Impact Investing: Using Your Dollars to Make Change

Instead of shunning companies that don't adhere to their values, some investors buy shares with the express goal of effecting change.

Impact Investing: Using Your Dollars to Make Change

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Making a difference goes beyond volunteering and donating money: It can also extend to your investments. Impact investing is a way to put your investment dollars to work, promoting good in the world and in your portfolio.

What is impact investing?

Impact investing is the practice of investing in companies that create both positive and measurable change in the world, as well as a financial return on your investment. Depending on the impact you want to make, you can invest in companies that help advance women and minorities, promote sustainable business practices or have animal cruelty-free initiatives.

Capitalism and compassion are unlikely bedfellows, but making money doesn’t have to come at anyone’s expense. Impact investors see opportunity in having a proverbial seat at the table. By investing with the goal of having your voice heard, your money can have a broader impact, says Tim Smith, director of ESG shareowner engagement at Boston Trust Walden, a portfolio management firm for socially responsible investors.

“When you’re investing for a double bottom line, the goal is to have profits for yourself but also to have an impact on the planet and our society,” Smith says.

How to build an impact portfolio

1. Determine your impact area. What are the issues you care about? If you’re passionate about sustainable energy, you’ll want to ensure you invest in assets that cater to that. Deciding where you want to create an impact can help you narrow down your broker and investment choices later.

2. Decide if you want a DIY portfolio or to get help. You can pick your investments yourself, but understand it requires a lot of research. Some robo-advisors (digital services that choose and manage investments for you) offer impact portfolios — no research required.

If you want complete control over your investments, or you’d like to customize your impact, you can pick funds that have strong ESG scores (which are determined by how well a fund or company performs in terms of environmental, social and corporate governance factors) or buy stock in individual companies that have a mission you want to support.

» Want to know more? Read about building a socially responsible investment portfolio

3. Use your shareholder voting rights. If you decide to purchase individual stocks, you likely have the right to help that company decide on its policies. As a shareholder, you can use your voice through your “proxy,” which is just the ballot that shows what resolutions or policies are up for a vote.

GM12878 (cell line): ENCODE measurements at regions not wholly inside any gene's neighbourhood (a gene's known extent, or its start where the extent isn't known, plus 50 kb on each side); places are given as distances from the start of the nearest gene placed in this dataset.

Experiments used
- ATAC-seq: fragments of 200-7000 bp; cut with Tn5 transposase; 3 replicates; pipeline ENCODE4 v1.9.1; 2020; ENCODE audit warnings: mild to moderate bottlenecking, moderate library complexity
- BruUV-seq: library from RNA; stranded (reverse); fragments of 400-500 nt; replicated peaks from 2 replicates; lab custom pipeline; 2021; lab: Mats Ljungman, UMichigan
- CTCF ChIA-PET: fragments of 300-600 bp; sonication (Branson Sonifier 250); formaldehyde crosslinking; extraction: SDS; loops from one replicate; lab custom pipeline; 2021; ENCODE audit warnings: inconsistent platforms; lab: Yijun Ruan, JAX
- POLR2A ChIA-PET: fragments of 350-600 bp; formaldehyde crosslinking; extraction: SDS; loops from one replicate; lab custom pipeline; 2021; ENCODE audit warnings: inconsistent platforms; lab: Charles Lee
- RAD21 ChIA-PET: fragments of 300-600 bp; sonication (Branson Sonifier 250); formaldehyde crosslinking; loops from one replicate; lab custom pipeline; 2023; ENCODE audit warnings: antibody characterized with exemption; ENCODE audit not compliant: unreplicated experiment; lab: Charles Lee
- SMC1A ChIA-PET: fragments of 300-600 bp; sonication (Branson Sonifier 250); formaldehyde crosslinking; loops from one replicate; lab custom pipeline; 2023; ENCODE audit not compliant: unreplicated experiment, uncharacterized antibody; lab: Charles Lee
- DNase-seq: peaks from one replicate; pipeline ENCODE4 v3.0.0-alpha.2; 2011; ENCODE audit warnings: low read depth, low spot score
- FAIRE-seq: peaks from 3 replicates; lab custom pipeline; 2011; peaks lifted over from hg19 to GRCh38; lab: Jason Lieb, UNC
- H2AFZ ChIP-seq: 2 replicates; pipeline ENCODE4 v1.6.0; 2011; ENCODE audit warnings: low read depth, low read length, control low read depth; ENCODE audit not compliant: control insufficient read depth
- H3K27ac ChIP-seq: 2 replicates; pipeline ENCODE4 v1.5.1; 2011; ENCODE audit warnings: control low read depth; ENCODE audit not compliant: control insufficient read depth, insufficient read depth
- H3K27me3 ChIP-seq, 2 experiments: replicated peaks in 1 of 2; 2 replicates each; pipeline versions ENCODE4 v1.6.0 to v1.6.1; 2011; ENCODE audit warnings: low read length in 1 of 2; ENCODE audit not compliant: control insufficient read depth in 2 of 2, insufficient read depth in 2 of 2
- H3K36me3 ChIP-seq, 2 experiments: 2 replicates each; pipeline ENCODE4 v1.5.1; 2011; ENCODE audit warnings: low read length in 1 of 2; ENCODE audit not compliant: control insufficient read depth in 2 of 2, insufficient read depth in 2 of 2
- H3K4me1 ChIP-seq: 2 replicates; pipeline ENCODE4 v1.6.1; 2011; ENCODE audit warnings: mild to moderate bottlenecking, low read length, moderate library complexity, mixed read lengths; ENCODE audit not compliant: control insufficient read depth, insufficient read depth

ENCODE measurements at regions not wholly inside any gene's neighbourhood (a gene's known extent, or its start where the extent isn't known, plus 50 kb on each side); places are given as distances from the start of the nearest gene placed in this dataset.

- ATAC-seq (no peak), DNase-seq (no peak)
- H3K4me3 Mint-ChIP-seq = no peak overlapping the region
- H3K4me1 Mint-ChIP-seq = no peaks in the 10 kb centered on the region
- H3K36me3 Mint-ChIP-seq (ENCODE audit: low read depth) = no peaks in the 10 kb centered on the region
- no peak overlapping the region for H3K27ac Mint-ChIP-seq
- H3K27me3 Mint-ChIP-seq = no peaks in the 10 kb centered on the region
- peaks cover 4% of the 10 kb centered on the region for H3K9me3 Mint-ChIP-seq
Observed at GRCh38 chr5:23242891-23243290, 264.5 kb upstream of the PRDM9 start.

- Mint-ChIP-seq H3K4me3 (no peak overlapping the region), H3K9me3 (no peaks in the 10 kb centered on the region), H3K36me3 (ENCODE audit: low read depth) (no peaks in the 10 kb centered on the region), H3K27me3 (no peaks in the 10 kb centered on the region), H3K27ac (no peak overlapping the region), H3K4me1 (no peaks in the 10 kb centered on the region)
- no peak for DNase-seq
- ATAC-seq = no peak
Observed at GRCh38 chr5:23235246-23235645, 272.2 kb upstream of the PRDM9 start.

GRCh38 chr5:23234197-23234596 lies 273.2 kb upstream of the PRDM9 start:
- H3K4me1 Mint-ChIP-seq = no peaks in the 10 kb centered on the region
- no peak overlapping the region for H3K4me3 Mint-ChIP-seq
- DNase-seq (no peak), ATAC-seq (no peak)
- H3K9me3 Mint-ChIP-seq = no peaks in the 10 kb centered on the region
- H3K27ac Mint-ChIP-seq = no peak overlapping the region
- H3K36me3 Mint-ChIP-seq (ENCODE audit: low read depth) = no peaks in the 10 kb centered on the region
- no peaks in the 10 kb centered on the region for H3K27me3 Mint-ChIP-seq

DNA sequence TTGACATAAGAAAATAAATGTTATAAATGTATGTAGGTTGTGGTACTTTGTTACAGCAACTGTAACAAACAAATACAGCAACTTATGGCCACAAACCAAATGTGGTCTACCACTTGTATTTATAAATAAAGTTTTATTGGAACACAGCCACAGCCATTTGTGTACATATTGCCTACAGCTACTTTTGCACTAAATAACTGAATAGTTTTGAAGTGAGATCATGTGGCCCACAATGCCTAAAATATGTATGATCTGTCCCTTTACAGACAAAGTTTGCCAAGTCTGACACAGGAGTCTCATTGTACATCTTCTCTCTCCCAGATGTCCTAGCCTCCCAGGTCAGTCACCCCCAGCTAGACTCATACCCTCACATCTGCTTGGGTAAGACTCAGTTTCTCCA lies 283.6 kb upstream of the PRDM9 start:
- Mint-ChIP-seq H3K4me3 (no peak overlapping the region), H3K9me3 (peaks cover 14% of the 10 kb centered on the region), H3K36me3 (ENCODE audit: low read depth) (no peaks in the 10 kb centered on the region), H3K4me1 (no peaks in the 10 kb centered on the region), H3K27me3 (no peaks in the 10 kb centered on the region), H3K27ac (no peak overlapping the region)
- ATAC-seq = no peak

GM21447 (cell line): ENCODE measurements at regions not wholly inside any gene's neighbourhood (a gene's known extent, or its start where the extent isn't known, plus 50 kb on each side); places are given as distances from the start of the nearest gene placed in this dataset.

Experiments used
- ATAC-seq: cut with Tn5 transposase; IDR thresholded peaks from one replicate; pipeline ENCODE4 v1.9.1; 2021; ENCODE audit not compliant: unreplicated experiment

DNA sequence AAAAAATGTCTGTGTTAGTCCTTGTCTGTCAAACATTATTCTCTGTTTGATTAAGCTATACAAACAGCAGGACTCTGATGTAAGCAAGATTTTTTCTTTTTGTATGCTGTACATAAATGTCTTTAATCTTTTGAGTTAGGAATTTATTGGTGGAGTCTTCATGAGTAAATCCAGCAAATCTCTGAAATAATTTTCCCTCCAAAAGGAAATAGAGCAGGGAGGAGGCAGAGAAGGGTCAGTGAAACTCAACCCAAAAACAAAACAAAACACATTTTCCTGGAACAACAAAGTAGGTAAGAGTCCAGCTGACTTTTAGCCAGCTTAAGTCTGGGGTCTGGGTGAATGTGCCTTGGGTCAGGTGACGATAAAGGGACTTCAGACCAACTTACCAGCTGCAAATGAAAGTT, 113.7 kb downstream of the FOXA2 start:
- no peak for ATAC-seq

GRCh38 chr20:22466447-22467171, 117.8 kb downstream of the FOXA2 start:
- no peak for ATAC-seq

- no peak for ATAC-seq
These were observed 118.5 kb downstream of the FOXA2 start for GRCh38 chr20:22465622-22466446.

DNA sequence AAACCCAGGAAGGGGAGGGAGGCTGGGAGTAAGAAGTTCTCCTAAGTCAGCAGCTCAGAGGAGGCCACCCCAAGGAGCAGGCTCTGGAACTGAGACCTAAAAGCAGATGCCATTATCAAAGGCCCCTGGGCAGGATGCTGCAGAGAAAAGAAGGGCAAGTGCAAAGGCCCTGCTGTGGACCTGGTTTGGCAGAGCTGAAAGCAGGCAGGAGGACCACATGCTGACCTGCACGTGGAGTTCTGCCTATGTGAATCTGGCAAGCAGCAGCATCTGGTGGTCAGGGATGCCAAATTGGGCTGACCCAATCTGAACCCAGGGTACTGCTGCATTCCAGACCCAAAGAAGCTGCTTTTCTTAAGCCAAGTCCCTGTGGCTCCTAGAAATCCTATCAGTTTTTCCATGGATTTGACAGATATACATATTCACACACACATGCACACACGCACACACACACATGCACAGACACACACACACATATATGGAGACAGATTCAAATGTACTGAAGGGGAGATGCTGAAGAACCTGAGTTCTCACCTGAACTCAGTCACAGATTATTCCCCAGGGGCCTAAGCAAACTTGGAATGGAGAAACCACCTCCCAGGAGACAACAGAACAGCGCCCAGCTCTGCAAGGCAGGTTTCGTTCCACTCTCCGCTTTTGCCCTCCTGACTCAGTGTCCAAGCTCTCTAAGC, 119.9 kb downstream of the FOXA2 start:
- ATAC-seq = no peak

If you decide to purchase individual stocks, you likely have the right to help that company decide on its policies.

To vote your shares, start by reading the proxy materials you receive, and fill out your ballot before the company’s annual general meeting. If you don’t receive a ballot, you can contact the company yourself or through your financial advisor.

If you think voting on company resolutions won’t have any impact, think again. After the school shooting at Stoneman Douglas High School in Parkland, Florida, several shareholder initiatives targeted gun sales. In May of 2018, a majority of shareholders of firearms maker Sturm Ruger approved a resolution asking it to report what activities, if any, it is taking to promote gun safety. Sturm Ruger published its first report the following year.

Can I make money with impact investing?

In short, yes. According to the Global Impact Investing Network’s 2020 Annual Impact Investor Survey, 68% of respondents reported that in 2019 their investments met their financial expectations; 20% said they outperformed them. In addition, a 2020 research analysis from asset-management firm Arabesque Partners found that 80% of the reviewed studies demonstrated that sustainability practices can positively influence investment performance.

Is impact investing risky?

As with all forms of investing, impact investing does pose some risk. However, sustainable funds may offer lower risk than traditional funds. The risks impact investors care about also may vary from those in traditional funds, such as the risk that the impact of their investment will be different than expected.

Impact investing versus socially responsible investing

“Socially responsible investing” and “impact investing” are often used synonymously. ESG factors — environmental, social and government — can be used as a set of guiding principles for any type of ethical investor. For example, if you’re creating an impact portfolio focused on the environment, you may look for investments that receive a high ESG score in the environmental category.

Whatever term you use, all forms of ethical investing center around creating a better world by investing your money with intention.

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